But as the Democrat prepares to deliver her first budget proposal to the Republican-led Legislature, she faces fiscal pressures that complicate her task.
She notes that the general fund — Michigan's second-biggest account — has not grown much from 20 years ago. Inflation-adjusted revenue, in fact, is down during that period after a series of tax cuts, and the fund is being increasingly tapped to bolster the budget for road and bridge repairs.
Whitmer, who will present her plan Tuesday, recently told a conference of township officials that she also must account for a number of lawsuits that were filed against her predecessor's administration over the Flint water crisis and other issues.
"I tell you all of this not to complain, but so that you have an understanding of the pressures that we are under as we are creating this budget," she said. "There are no easy answers."
The budget presentation is Whitmer's opportunity to detail just how she plans to "fix the damn roads" and pay for priorities like letting high school graduates attend community college for free. What to look for:
Whitmer has long been building her case for a multibillion-dollar infrastructure package. She contends that Michigan's pothole-ridden roadways are forcing drivers to pay hundreds of dollars a year on vehicle repairs and a failure to act now would ensure that road conditions deteriorate further. The rub is how to finance it. She campaigned on seeking unspecified "user fees" — which typically means fuel tax or vehicle registration fee increases. A backup option could include borrowing, but that would hamstring the state in the long term, according to a new report from the nonpartisan Citizens Research Council. It is unclear to what extent, if any, Whitmer could seek to overhaul a funding formula that favors less-used rural roads.
Between 1995 and 2015, Michigan ranked last among states in the growth of K-12 education spending, according to a study by Michigan State University. Whitmer hopes to significantly boost the base per-pupil grant to districts. One option she has publicly backed is to no longer "raid" the $14.8 billion school aid account to help fund universities and community colleges, which became routine under former Republican Gov. Rick Snyder. The nonpartisan Senate Fiscal Agency reports that $908 million is being shifted from the school fund to postsecondary education this fiscal year. The obstacle for Whitmer would be plugging the corresponding hole in the general fund. Educators also will watch to see if she proposes weighting the base funding amount to factor in higher costs to teach certain students, as she outlined in her campaign.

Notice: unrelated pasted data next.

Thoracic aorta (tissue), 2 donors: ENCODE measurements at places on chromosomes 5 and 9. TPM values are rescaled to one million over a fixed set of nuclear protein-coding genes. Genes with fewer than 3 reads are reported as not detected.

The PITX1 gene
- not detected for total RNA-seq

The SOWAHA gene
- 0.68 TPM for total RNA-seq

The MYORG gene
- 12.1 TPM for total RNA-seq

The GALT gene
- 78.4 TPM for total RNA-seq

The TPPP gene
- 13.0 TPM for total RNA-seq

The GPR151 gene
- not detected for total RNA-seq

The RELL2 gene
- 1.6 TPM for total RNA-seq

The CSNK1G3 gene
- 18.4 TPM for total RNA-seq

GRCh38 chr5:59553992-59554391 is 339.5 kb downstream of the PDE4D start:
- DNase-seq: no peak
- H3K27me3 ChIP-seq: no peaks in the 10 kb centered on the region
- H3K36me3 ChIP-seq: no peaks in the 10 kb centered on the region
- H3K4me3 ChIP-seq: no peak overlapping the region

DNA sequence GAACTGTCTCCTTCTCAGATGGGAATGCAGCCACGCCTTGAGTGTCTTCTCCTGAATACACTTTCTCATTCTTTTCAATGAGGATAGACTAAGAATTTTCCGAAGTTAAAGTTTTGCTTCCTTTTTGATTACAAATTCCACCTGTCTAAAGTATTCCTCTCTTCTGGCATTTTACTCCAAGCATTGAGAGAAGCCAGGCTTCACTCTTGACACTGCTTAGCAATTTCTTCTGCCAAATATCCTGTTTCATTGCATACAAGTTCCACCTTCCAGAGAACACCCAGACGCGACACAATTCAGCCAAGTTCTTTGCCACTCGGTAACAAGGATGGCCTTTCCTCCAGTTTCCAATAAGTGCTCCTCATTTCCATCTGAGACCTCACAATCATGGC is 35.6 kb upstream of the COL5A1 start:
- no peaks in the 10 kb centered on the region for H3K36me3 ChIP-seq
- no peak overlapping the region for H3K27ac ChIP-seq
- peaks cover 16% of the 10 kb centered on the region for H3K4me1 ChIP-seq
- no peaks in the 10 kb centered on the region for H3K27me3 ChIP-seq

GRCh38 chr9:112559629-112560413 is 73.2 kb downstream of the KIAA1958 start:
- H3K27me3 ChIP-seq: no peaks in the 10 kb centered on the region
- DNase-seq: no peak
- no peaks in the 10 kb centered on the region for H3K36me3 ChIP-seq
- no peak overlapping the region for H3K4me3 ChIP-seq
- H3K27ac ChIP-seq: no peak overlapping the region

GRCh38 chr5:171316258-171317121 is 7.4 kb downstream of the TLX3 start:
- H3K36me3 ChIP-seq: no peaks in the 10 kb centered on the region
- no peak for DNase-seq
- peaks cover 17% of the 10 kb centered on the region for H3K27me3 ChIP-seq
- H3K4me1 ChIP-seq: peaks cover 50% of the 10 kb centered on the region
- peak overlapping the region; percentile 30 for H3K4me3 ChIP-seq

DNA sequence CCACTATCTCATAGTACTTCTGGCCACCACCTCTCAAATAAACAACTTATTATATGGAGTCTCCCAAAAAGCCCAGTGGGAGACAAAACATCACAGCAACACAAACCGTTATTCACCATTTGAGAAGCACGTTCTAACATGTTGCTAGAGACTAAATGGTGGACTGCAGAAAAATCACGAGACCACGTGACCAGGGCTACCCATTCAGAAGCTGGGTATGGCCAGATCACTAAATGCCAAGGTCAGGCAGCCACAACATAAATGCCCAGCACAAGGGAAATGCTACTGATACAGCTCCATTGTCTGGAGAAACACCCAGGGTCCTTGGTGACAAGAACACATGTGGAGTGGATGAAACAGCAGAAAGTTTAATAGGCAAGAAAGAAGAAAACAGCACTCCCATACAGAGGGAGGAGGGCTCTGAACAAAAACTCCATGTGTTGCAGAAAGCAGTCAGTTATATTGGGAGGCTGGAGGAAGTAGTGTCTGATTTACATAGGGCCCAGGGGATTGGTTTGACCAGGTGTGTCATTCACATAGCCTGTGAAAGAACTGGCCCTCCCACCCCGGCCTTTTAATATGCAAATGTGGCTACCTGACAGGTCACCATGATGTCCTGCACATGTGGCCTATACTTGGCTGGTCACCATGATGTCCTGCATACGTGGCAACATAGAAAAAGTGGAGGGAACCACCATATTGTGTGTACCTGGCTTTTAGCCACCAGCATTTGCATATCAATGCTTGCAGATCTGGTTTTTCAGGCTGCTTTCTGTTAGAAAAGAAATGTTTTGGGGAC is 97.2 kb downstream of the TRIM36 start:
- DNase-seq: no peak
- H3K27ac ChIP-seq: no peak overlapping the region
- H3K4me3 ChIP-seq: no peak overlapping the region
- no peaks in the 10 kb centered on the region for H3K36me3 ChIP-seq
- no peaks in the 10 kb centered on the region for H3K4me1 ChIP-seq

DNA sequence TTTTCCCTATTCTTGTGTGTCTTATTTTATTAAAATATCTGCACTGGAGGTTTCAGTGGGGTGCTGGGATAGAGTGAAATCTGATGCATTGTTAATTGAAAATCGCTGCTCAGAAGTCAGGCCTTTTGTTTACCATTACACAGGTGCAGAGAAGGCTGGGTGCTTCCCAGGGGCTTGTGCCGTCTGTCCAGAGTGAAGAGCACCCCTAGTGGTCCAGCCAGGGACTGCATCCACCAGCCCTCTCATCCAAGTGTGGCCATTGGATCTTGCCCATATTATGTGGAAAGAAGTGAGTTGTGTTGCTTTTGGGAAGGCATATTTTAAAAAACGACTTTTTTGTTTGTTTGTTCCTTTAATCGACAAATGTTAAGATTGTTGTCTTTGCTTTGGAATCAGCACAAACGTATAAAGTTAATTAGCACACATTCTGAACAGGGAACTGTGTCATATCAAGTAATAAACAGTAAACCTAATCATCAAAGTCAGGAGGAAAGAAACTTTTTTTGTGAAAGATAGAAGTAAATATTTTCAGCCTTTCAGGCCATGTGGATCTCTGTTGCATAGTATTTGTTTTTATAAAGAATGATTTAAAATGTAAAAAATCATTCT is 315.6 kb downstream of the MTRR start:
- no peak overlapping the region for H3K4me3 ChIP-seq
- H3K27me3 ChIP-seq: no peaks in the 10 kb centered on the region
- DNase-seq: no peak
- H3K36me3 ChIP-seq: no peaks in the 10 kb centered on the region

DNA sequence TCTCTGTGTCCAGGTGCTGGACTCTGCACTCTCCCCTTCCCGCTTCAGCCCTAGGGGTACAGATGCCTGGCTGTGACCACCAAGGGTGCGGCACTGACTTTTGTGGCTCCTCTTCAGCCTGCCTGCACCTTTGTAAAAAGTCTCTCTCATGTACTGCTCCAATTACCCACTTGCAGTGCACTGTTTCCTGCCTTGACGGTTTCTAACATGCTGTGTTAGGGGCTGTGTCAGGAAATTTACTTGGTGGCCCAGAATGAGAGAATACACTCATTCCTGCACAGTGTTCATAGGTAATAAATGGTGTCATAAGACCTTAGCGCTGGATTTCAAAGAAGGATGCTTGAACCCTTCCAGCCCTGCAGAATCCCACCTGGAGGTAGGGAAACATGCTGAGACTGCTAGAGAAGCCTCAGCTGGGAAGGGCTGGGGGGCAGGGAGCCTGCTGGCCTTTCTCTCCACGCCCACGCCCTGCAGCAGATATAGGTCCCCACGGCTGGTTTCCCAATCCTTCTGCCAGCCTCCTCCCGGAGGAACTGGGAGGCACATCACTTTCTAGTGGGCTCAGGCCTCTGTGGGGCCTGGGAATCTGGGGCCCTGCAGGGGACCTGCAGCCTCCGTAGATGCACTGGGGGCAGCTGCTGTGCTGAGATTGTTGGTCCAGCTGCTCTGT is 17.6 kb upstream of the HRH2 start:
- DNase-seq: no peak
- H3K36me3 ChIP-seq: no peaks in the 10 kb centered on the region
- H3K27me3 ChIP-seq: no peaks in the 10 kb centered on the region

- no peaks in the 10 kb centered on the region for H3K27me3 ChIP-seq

Whitmer will detail the cost of her proposal to provide free community college to all high school graduates or a two-year, $2,500 annual scholarship to certain qualifying graduates attending a four-year college or university in the state. Adults age 25 and up without a bachelor's or associate degree could go tuition-free to a community college, union apprenticeship or an industry certificate program. Michigan once provided a merit-based scholarship, but it was cut nearly a decade ago. Whitmer wants to grow the number of residents with a postsecondary credential.
Outside of her call for more transportation revenue, Whitmer said little specifically during her campaign about raising taxes to fund other spending priorities. She has been open to them in the past, having backed some as a legislator. It is unclear what she might propose. She spoke last year about closing unspecified "loopholes," or targeted tax breaks. Democrats generally contend that Republicans cut taxes too much for business during their eight-year run controlling the state. Any bid to increase business taxes, however, would be resisted by GOP legislative leaders.
One area where Whitmer and lawmakers could find common ground is revisiting a 2011 law that eliminated or reduced exemptions from the taxation of pension and other retirement income. Whitmer campaigned on ending the "retirement tax," which was included in the law that slashed business taxes. A Republican-led House committee voted overwhelmingly Thursday to repeal the so-called pension tax, endorsing a $330 million tax cut for seniors. Whitmer spokeswoman Tiffany Brown said retirees "need relief" but because of the "huge fiscal impact," the taxation of retirement income should be discussed as part of the budget process. "We look forward to working with the Legislature on a real solution that provides relief and is fiscally responsible," she said.